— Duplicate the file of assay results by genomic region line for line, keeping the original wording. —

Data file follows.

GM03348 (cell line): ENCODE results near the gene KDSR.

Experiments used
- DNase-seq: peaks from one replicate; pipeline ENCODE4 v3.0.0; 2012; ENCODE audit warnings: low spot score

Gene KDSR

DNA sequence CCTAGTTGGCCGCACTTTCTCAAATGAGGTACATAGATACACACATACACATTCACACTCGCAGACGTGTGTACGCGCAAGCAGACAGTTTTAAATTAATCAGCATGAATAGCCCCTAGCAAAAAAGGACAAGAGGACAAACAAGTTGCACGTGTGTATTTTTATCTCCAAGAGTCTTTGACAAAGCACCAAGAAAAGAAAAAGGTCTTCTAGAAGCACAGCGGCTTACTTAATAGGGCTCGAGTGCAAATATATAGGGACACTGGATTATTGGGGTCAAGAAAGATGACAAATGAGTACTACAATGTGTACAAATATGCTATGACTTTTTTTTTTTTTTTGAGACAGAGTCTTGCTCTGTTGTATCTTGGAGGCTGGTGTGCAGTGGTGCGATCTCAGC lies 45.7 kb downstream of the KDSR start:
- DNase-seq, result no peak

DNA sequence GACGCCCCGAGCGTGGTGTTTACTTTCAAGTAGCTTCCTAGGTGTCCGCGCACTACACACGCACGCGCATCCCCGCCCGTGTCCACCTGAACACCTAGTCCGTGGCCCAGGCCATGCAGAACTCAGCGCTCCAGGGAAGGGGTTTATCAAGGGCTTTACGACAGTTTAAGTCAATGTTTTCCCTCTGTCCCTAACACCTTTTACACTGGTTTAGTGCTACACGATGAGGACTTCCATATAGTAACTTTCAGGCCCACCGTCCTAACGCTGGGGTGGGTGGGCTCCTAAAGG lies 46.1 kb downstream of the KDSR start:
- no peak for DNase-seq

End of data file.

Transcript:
GM03348 (cell line): ENCODE results near the gene KDSR.

Experiments used
- DNase-seq: peaks from one replicate; pipeline ENCODE4 v3.0.0; 2012; ENCODE audit warnings: low spot score

Gene KDSR

DNA sequence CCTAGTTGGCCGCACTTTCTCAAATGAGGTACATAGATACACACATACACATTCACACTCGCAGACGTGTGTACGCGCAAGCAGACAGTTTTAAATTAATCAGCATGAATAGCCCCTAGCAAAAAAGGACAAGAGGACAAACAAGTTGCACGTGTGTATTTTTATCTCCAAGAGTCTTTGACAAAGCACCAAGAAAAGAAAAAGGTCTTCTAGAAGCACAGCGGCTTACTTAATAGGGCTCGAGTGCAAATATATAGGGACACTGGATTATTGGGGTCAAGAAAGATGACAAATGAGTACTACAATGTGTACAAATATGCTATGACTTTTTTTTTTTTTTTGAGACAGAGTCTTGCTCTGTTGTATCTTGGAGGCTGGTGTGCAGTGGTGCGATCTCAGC lies 45.7 kb downstream of the KDSR start:
- DNase-seq, result no peak

DNA sequence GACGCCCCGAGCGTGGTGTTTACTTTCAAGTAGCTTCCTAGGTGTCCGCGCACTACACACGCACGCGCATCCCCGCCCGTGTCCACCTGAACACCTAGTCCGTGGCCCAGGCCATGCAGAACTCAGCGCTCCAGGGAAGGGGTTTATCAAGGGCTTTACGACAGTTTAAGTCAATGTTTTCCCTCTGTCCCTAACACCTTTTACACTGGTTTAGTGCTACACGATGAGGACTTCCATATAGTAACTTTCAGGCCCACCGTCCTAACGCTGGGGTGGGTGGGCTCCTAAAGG lies 46.1 kb downstream of the KDSR start:
- no peak for DNase-seq